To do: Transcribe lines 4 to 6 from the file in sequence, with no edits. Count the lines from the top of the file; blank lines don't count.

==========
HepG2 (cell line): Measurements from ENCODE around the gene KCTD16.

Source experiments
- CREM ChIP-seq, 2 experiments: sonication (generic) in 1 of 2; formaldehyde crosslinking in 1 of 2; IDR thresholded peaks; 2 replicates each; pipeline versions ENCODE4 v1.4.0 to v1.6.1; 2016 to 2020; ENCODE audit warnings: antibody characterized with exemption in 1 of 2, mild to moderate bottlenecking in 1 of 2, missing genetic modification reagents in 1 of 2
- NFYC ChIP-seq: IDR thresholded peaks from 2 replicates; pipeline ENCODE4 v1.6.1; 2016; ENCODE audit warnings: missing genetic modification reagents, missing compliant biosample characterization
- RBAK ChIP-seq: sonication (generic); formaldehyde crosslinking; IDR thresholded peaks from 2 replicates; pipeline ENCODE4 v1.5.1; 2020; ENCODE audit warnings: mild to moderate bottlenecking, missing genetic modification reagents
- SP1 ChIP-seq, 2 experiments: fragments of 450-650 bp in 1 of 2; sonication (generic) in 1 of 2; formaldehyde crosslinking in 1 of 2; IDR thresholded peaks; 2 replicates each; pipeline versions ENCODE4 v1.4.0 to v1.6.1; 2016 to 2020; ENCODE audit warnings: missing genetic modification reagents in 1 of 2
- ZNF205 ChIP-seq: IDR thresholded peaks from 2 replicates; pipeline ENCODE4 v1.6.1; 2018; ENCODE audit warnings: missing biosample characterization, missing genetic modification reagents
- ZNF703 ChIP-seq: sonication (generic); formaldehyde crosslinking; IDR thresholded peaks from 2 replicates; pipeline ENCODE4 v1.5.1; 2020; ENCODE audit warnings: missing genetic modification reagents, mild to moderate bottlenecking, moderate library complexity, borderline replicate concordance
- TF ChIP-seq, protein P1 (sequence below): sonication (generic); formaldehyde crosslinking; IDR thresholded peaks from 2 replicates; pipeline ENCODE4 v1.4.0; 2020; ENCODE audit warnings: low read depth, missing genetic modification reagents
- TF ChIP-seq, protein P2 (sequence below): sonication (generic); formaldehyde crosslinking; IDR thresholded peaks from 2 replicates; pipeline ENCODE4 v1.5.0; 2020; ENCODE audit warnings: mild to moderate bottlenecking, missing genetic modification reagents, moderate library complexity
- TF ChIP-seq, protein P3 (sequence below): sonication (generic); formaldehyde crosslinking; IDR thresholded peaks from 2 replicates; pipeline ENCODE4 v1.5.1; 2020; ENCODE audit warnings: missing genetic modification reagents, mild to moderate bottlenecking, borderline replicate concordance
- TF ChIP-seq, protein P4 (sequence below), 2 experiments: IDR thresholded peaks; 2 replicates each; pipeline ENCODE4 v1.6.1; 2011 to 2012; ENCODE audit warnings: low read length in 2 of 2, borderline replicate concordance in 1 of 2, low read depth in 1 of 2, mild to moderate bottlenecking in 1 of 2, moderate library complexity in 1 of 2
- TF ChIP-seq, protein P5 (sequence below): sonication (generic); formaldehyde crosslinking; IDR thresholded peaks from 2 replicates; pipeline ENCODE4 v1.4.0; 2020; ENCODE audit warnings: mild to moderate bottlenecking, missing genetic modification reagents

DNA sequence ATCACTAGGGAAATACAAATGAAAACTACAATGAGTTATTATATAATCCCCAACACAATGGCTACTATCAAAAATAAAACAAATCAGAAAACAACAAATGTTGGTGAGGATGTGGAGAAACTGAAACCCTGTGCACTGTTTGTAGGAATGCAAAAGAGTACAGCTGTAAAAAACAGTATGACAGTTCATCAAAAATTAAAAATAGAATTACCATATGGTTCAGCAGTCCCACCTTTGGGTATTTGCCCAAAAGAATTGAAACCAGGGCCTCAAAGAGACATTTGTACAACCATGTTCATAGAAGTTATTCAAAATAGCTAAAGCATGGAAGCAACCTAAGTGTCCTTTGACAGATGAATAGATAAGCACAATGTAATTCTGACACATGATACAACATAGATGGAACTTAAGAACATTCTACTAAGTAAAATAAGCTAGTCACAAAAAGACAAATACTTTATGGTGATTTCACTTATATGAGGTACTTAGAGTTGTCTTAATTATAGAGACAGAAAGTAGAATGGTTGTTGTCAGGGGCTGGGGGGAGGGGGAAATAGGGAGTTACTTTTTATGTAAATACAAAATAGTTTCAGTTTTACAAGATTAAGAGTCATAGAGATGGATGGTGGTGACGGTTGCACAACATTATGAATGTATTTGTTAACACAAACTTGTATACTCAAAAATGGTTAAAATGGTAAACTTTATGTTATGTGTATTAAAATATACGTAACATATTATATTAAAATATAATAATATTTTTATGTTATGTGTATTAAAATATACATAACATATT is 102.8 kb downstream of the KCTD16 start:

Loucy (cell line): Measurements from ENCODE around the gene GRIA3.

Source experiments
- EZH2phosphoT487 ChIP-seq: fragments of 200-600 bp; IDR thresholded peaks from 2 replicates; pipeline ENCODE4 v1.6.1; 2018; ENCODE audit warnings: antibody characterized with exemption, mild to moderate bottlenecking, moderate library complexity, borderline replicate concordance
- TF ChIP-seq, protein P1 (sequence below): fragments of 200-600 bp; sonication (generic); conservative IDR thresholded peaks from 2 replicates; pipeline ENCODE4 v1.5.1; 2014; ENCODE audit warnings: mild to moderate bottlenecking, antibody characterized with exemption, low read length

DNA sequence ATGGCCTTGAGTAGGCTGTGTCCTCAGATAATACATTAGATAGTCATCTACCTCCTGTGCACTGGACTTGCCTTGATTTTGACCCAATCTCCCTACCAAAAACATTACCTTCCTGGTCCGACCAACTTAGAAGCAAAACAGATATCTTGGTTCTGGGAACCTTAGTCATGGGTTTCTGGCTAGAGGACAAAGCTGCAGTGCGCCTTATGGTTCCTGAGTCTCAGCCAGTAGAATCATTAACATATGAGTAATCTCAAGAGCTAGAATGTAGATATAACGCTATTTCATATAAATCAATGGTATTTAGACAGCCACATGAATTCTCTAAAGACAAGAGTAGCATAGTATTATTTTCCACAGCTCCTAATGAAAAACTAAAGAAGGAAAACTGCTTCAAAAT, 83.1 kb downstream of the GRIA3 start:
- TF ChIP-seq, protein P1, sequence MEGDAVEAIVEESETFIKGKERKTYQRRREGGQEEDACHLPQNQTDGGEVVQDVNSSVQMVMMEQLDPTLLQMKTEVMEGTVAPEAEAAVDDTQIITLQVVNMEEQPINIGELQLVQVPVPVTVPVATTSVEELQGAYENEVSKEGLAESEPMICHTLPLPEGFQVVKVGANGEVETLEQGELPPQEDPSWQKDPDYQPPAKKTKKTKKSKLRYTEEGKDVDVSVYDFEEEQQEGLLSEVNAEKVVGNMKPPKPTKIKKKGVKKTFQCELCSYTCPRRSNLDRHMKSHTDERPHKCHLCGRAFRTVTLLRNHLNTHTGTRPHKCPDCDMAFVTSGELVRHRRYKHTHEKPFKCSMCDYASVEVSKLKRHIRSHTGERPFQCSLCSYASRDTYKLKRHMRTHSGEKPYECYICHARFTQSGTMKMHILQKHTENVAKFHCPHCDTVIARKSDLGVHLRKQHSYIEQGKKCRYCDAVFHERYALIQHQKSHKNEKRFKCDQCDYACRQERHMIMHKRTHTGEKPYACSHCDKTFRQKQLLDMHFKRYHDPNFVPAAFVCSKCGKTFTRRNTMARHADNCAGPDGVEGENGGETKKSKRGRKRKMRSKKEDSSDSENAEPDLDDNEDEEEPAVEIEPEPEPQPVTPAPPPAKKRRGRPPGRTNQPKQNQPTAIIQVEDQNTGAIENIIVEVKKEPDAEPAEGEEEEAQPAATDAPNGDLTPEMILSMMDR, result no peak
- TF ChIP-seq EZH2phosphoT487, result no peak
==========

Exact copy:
- NFYC ChIP-seq: IDR thresholded peaks from 2 replicates; pipeline ENCODE4 v1.6.1; 2016; ENCODE audit warnings: missing genetic modification reagents, missing compliant biosample characterization
- RBAK ChIP-seq: sonication (generic); formaldehyde crosslinking; IDR thresholded peaks from 2 replicates; pipeline ENCODE4 v1.5.1; 2020; ENCODE audit warnings: mild to moderate bottlenecking, missing genetic modification reagents
- SP1 ChIP-seq, 2 experiments: fragments of 450-650 bp in 1 of 2; sonication (generic) in 1 of 2; formaldehyde crosslinking in 1 of 2; IDR thresholded peaks; 2 replicates each; pipeline versions ENCODE4 v1.4.0 to v1.6.1; 2016 to 2020; ENCODE audit warnings: missing genetic modification reagents in 1 of 2